Talk:Stanisława Walasiewicz

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Nationality[edit]

She was Polish American, Polish-born naturalized US citizen. Describing Walasiewicz only as "Polish" is entirely wrong! — Preceding unsigned comment added by 79.162.97.219 (talk) 14:30, 9 April 2013 (UTC)


Personal Life[edit]

Is there any information about whether she got married or had kids or anything like that that could have shed some light on the gender issue? I realize they didn't have tests like they do now, but it'd be interesting to know if she married and tried to have kids 4.142.90.211 (talk) 20:55, 12 February 2008 (UTC)eric


Various issues[edit]

Polish wikipedia says her parents emigrated to USA when she was 3 months old, while this article says "when she was two". Are there any sources for this information? rado 21:05, 1 March 2006 (UTC)

I deleted some stuff that seemed like good sci-fi, but who the hell knows any more. Anyways, provide reliable sources about her questionable sex and include it. I am not even going to Google this. --Tom 16:25, 31 May 2006 (UTC)

If you're questioning some facts in the text you should at least be able to state the reason. "I smell something fishy but won't move my finger" is not enough IMO. //Halibutt 16:39, 31 May 2006 (UTC)
Did you read what I deleted? I usually put [citation needed] in the article and then come back in a few weeks when nothing has been done and delete the material, but the stuff I deleted was BEYOND wild. Again, it MIGHT be true, NOTHING surprises me any more but don't you think if somebody is going to add something SO WILD they should source it so the next guy that comes along isn't like, "what the f" when I read it?? Just some more of my ramblings...Now that I am curious, I will look into this and report back, you mind if takes a few moments?? Cheers! --Tom 16:45, 31 May 2006 (UTC)
Well I guess fact is stranger than fiction. What are the chances of being killed as a bystander in a bank robbery? 0.1% What are the chance of being intersexual?? 0.1% Chances of both happening?? I still haven't found a reliable source, MANY mirrored sites and a few trivia sites that claim Walsh was a man?? Anyways, this article as it stands has zero referrences? I left a few citation requests and hope they can be sourced. I will try to help. Thanks! --Tom 18:04, 31 May 2006 (UTC)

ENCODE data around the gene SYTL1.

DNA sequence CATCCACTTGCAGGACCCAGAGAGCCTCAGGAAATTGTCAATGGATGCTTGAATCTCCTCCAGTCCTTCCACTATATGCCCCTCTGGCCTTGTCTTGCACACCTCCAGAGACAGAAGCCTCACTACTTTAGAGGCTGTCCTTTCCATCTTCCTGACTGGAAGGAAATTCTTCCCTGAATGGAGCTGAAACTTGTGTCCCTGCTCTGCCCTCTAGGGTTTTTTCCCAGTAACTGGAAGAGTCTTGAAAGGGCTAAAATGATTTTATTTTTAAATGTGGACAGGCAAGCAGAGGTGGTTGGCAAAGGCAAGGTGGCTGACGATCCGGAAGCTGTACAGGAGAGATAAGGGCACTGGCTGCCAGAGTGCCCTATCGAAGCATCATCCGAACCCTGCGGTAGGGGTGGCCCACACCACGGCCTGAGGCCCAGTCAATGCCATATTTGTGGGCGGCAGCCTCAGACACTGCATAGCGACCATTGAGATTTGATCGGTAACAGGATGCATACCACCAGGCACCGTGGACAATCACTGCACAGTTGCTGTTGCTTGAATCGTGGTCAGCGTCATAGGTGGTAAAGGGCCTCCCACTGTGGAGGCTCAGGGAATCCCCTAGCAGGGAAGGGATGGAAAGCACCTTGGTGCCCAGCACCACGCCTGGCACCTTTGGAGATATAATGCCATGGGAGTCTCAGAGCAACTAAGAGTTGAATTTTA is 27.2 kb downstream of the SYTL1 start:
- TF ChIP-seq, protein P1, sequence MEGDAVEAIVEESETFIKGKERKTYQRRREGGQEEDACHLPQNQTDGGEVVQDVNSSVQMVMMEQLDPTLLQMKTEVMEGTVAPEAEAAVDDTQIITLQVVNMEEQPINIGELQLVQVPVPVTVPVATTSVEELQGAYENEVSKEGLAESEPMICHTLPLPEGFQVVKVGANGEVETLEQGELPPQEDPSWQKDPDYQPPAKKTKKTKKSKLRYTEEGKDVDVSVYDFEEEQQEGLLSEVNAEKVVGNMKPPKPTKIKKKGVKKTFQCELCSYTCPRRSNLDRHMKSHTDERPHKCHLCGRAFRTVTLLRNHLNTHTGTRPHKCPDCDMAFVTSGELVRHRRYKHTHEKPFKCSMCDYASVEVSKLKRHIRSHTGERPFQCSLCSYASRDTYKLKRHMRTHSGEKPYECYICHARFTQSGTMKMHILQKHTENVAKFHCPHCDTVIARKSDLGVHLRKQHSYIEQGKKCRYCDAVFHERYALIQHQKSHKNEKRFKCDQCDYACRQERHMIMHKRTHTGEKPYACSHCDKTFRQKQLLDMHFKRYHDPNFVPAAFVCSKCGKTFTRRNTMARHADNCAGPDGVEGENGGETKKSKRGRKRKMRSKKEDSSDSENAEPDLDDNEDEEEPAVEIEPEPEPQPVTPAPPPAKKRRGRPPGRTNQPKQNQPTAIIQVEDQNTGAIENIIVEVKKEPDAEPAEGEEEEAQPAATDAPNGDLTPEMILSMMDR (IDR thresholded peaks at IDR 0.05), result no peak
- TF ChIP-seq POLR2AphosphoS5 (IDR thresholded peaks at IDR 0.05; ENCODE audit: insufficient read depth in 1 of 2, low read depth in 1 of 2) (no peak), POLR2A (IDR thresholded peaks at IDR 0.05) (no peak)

Now this is a much better approach, at least encouraging to add references rather than revert. I'll add some more tonight. //Halibutt 18:28, 31 May 2006 (UTC)
I've been doing some research on this, and the "intersex" claim is pretty weak, based at most on speculation on unusual chromosomes (mosaicism), and lots of quotations that refer back to Wikipedia. Apparently Walsh has become a cause célèbre for the transsexual community, but the facts seem to be she was a man, plain and simple; both the New York Times (which had access to the autopsy report) and Britannica state this unequivocally, and it is consistent with Walsh's prior behavior (never getting naked around other women, or for that matter even spending any time with them) and the fact, not mentioned here, that her birth name was Stefan. Which leads to the obvious question: What the hell was Neil Olson thinking?  ProhibitOnions  (T) 19:52, 31 May 2006 (UTC)
Forget the husband to be, what about her/his parents?? I find it BEYOND belief that her parents raised her as a girl KNOWING she had a male package down there. Does this make sense to anybody?? I am also going to remove more unsourced claims like "humble" family ect. --Tom 20:12, 31 May 2006 (UTC)
What ProhibitOnions writes above seems highly improbable. The Gazeta Wyborcza article mentions Walasiewicz's biographer, dr. Maria Rotkiewicz who states clearly that I was not present during the autopsy so I cannot comment on its conclusions, but I saw Walasiewicz's birth record that states specifically that "a child of female form was shown". She also felt a woman throughout her life. (Polish: Nie byłam przy sekcji zwłok, więc nie chcę się wypowiadać o słuszności jej wyniku, widziałam natomiast akt urodzenia Walasiewiczówny, w którym stoi: >>Okazano dziecię płci żeńskiej<<. Stasia przez całe życie czuła się kobietą).